How To Find A Co-Founder
I want to share a few notes on what I’ve learned securing one of the smartest technical co-founders I’ve come across for our next product Memli – An easy to use private content management platform fully integrated with Stripe.
It’s important to note, I not an expert in this field and have only co-founded one other company in my career (a blog network back in early 2008).
I used a few strategies that worked out for me back then (my co-founder bought my shares a few years later) along with great wisdom I’ve been reading from Naval Ravikant and Paul Graham.
Hopefully the following points will help anyone looking for a co-founder – whether technical or not.
1. Know the space well
I have personally tested out 6 different private member platforms and have looked at many, many more. I have been in this space for 2 years now and know what’s broken, and more importantly, how to fix it.
By having the knowledge of the space you are venturing into, I think this will not only help your product, but also in finding a great co-founder.
2. Connect, connect, connect
I feel a founders role is to always be keeping an eye out for talent – whether you have the cash to pursue recruiting or not. I feel this is the same for co-founders.
You should be making mental notes of the smart people you encounter, and put yourself in a position where you get to meet smart people on a regular basis.
How do you connect with smart people? Hang out where the smart people in your community hang out. Attend meet-ups. Become an early adapter of products in your field. Spend time on online communities where they gather.
Send emails. When’s the last time you emailed someone working on a product you use with “hey, keep up the great work!”. No one does this. You’ll really stand out.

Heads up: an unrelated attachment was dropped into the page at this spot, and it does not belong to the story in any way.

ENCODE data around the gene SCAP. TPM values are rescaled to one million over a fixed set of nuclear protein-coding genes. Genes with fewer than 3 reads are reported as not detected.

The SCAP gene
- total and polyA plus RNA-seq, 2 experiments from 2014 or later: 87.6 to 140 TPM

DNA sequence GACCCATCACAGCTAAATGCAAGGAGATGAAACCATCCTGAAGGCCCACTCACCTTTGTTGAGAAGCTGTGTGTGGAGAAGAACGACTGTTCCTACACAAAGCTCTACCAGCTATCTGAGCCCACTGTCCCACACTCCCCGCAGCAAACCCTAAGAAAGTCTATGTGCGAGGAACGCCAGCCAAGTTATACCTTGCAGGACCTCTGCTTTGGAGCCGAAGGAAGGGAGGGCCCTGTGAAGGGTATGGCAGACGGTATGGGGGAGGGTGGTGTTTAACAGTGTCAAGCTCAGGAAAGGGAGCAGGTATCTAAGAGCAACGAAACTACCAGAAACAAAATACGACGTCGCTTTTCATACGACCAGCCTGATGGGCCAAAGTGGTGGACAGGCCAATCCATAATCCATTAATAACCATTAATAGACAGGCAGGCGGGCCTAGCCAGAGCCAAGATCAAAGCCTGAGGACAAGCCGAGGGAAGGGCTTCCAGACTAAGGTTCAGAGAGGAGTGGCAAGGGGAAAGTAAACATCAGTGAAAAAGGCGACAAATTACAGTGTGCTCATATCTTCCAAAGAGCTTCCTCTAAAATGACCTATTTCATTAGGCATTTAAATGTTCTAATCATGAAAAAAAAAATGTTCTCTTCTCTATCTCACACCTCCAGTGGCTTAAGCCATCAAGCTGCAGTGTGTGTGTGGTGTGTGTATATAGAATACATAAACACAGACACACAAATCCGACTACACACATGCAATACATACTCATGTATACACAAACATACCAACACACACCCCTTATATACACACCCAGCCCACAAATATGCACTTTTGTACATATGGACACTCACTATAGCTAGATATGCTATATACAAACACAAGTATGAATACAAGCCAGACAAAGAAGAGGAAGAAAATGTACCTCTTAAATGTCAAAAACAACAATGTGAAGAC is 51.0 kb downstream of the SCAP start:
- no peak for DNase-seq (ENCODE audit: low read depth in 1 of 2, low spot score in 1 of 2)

3. Be prepared
This is the first email I sent to the guy on the top of my list (I had emailed him prior with constructive feedback on how to make his product better):
I’m currently in the process of designing/launching a private members area that fits better with our needs. It will integrate with Stripe, just as slick as Plasso.com does.
The idea behind it is to keep it as simple as possible. Just 3 main areas – Settings, Members and Content.
I’ve tried just about all membership products and I’ve yet to come across something elegant and simple that does one thing really well – allow registered users to access private content while fully integrated with a payment solution.
Closest competitor is memberful.com, which in my opinion, is too complicated (too many bells and whistles) and their pricing is far too aggressive.
My thinking is to offer this as a flat x per month fee. That’s exactly what I’d be willing to pay. As with the software, the aim is to keep everything, including the pricing, nice and simple.
Using BuiltWith.com, I can reach out to thousands of sites using popular membership software programs. I have the resources to contact them individually.
I’m looking for a developer to work on this with me, and the first person I thought of was you. Is this something you’d be interested in coding? Happy to split the project 50/50 – you handle the development, I’ll handle design, marketing and sales.
I’ve attached a mockup I’ve designed (happy to send you more pages). This is work in progress and I have my developer coding it in html for me so we’ll get a much better sense of the members area in a web browser.
Let me know your thoughts. Would be great to collab together.
You’ll notice a few things from this email:
A. It’s short, precise and to the point. Long emails are a drag to read and are often unnecessary.
B. It showed I know the space well. How large the market is. Who the competitors are. How we can make it better.
C. By attaching screen shots and spending a few bucks outsourcing a HTML version of the product, this showed I was serious. I’m also confident this better articulated what the product is designed to do.
D. I held nothing back. And I’m not doing here either. Ideas are cheap. DNA’s are often worthless. It’s all about the execution. I believe by being open, it will in turn produce better ideas, feedback, products and results.
4. Be honest
This may seem obvious but it’s so important you really lay out every concern from the get go. This is also a sure way to build trust – especially if you cover hard-to-have conversations from the start.